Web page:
Now Reading
Gretzky 1979: 2 Cards, What’s The Difference?

Gretzky 1979: 2 Cards, What’s The Difference?


This guest post came through our Article Submission Program. Thoughts and opinions are those of the author.


Below are two iconic 1979 Gretzky rookies, one O-Pee-Chee (left) and one Topps (right), they have small differences which spell opportunity for investment and value.

Wayne Gretzky, Kobe Bryant, Tom Brady and Mike Trout; big names with hot, iconic rookie cards moving fast on the market in 2021. Looking to buy an example of these iconic cards and one will soon find there are often very similar looking variants, each with their own story, their own population, and their own growth trajectory. But within these differences lie opportunities across a range of budgets and finding grades at a relatively good value. Let’s take a look at the details behind one of these sports legends and their high-end rookies.

After shattering records on the ice for 20 seasons, Wayne Gretzky is back at it again, breaking records on the auction block. Last month a rare PSA 10 example of his 1979 O-Pee-Chee (OPC) card sold for $1.29 million at Heritage auctions, more than doubling from what it sold for in 2016 for $465,000, and more than 10x over what it sold for in 2011 ($94,000).

It is the first hockey card to sell for over a million dollars, and wait, there’s an identical Topps version? Understanding the difference between these two almost identical-looking rookies can add context to what makes the OPC a million-dollar gem and if the Topps card is on the same path.

The Late 1970s

O-Pee-Chee, was a candy company like Topps with cards dating back to the 1930s. Through a marketing agreement made in the 1960s, the company made versions almost identical to the Topps cards and were distributed in Canada from 1965 to 1992. There are a few minor differences between the OPC and Topps hockey cards in 1979, which can be seen on the reverse with the addition of French text on the OPC. With a smaller Canadian market, fewer OPC cards were produced than there was for the larger American market with Topps. To top it off, many of the OPC cards were plagued with crude cuts made with dull knives leaving many examples with a rough paper edge and cut woefully off-center.

Two Cards, Two Populations

Looking at the total populations of graded examples by PSA there are slightly more Topps than OPC (6,205 to 6,015) as of February 2021. Both have only two examples in the coveted 10 spot; each have incredibly low POP in the 9 grade (127 Topps/89 OPC), and both have the most cards graded in the 7 slot. But where the distribution differs is a higher volume of lower grades for OPC.

Prices Growing In A Hockey Stick Shape

Since there are just four cards in PSA 10 let’s look at the performance of 9s on the high-end and 4s in the mid-range. Starting with OPC, three recent examples in PSA 9 sold on eBay for $85,000, marking a high point for the grade and a 7,800% increase over the same card sold in 2004 for $1,034 (according to PWCC Auction Archive). Equally impressive is the Topps in PSA 9, with an example sold in January for $52,000, jumping 4,200% over examples sold in 2005 (around $1,000). Other examples of Topps PSA 9 sold last month between $30,000 and $34,000.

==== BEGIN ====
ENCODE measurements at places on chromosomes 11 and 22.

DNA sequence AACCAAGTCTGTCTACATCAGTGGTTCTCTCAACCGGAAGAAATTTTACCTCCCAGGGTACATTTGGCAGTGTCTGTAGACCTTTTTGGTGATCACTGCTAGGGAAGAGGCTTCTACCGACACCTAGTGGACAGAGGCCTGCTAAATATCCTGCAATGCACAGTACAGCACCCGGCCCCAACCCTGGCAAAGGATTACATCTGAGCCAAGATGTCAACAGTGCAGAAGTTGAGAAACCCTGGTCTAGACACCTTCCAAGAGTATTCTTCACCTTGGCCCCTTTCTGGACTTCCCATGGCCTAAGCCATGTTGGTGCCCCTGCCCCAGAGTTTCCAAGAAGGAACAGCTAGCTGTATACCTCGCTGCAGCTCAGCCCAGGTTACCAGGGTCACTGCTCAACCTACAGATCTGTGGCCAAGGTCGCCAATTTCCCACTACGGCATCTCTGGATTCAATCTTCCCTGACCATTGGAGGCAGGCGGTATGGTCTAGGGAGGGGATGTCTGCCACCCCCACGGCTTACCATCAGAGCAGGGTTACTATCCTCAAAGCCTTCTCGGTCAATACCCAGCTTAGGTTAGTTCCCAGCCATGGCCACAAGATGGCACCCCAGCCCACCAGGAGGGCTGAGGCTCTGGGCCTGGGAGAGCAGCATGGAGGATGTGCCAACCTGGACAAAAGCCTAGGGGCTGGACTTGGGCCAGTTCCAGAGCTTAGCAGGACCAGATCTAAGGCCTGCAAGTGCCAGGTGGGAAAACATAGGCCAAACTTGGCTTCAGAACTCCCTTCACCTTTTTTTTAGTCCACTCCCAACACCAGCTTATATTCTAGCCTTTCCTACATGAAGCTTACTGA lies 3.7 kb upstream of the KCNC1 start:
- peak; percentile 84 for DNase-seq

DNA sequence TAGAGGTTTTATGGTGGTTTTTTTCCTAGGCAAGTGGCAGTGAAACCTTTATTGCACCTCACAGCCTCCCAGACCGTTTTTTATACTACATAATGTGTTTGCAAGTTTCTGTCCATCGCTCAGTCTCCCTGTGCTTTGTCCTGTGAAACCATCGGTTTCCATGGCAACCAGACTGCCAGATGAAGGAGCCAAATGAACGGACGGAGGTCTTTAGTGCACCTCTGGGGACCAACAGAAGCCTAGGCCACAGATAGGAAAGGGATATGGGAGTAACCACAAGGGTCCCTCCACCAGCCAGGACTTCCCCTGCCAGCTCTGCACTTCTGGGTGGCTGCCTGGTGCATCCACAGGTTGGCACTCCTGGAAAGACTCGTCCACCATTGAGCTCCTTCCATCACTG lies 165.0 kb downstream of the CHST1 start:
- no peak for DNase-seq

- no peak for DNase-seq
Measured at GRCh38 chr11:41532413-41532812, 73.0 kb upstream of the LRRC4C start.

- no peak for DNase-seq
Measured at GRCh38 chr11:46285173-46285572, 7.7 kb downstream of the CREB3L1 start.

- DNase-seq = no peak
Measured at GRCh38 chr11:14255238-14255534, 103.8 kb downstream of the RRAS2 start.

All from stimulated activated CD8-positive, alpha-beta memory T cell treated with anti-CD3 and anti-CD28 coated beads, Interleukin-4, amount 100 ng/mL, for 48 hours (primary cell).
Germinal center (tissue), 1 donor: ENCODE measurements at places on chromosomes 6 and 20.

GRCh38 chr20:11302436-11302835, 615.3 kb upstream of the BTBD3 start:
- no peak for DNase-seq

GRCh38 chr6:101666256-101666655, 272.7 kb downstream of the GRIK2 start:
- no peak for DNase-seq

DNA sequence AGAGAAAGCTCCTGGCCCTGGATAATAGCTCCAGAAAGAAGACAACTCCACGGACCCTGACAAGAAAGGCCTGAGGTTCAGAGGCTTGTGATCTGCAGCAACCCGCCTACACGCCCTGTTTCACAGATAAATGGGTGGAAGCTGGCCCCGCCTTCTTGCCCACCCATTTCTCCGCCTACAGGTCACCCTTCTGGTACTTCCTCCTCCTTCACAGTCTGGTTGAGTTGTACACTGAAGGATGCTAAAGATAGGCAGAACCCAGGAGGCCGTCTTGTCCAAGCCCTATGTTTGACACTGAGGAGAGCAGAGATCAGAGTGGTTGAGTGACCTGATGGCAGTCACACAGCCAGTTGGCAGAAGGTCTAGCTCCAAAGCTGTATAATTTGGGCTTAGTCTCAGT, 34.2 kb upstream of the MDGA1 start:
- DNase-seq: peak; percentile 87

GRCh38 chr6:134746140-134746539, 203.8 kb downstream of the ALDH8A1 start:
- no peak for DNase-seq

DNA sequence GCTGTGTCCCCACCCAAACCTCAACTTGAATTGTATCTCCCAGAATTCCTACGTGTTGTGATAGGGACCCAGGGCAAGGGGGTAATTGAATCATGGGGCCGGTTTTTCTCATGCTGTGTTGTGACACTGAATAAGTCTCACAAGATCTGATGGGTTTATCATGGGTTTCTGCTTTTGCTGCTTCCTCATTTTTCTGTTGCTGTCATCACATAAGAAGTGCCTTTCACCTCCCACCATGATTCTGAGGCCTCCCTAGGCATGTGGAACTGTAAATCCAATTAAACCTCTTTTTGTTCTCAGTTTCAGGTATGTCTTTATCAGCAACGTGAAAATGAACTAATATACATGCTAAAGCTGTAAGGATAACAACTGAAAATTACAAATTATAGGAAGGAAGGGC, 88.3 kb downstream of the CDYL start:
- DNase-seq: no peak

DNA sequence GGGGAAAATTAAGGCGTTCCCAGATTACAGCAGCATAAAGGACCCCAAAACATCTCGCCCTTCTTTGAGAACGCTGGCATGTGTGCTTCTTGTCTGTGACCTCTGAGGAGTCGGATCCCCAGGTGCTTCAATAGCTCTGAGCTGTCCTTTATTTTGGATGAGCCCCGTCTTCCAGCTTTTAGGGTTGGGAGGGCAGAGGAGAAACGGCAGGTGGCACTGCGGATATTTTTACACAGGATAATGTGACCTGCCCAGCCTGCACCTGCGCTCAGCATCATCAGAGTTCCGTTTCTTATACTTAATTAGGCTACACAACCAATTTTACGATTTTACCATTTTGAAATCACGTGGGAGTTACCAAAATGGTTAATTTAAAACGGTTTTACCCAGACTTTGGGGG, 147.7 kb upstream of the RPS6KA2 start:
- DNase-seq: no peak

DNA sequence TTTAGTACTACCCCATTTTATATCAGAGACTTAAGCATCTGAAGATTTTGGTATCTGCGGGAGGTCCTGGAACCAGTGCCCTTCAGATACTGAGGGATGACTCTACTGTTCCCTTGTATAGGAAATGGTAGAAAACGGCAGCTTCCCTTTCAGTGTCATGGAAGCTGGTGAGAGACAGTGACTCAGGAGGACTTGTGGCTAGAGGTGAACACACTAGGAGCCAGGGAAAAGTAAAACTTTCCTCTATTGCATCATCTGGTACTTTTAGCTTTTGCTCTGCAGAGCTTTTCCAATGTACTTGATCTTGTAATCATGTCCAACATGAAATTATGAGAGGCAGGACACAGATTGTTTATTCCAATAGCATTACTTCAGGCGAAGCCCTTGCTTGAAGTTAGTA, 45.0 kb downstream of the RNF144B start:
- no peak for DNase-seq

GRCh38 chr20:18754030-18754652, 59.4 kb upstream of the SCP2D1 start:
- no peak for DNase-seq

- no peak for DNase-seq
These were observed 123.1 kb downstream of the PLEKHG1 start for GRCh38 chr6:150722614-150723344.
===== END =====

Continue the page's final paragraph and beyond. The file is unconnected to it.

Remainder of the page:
At the more humble VG-EX PSA 4 grade there is just as much activity. For years a grade 4 OPC could be nabbed for around $150, which crossed the $200 mark in 2012. Surpassing the $500 mark happened in 2019 with an example selling for $710 and prices never looked back. By 2020 the $1,000 threshold was broken, and by January 2021, several OPCs graded PSA 4 were selling north of $3,000 and as high as $3,999 (from 2012 to 2020, a 1,400+% increase).

There’s a similar story for Topps in PSA 4. Prices were around $200 in 2017 and by early 2020, prices were firmly above $300. The average of the last 10 sold on eBay now is $1,335 (a 525% increase in 3 years).

Long term: Gretzky Is Gretzky, 1979 is 1979

For years at card shops, I would hear how O-Pee-Chee is Gretzky’s “true rookie” because he’s Canadian and so is OPC. While that deserves mention, I don’t think the Topps version is any lesser of a rookie and, in-fact, just may be a sleeper card. Let’s face it, Gretzky holds the record for most goals and assists by any player in the NHL, along with 4 Stanley Cup titles. While a Gretzky Topps rookie has traditionally sold for less than its OPC counterpart, let’s acknowledge how both cards are chronologically equal, both currently have similar populations and both have just two cards graded Gem Mint 10.

While it takes a moment to learn the differences between the OPC and Topps cards, the hockey stick-shaped growth exhibited by both makes for an exciting rookie to watch. Understanding the context, history, and trajectory of each will help the well-educated buyer find room to invest in one of the most iconic cards of the 20th century!

Final Thoughts

We all often forget about some of these legendary hockey players in an attempt to get that new prospect that will explode or that second-year player that is trending up. This was a great article highlighting the great-one himself and how there may still be some opportunity there. Do you think there are any players under the radar or undervalued by the market right now?

Authors social media: TikTok: halcyondrift Instagram: robertjfinley

Ready to take your sports card investing to the next level? Join our Membership Program now for card picks, analytics, premium community access and much more!

View Comments (0)

Leave a Reply

© 2021 Sports Card Investor, LLC. All rights reserved.

Investing in cards involves substantial risk of loss and is not suitable for everyone. READ OUR DISCLAIMER.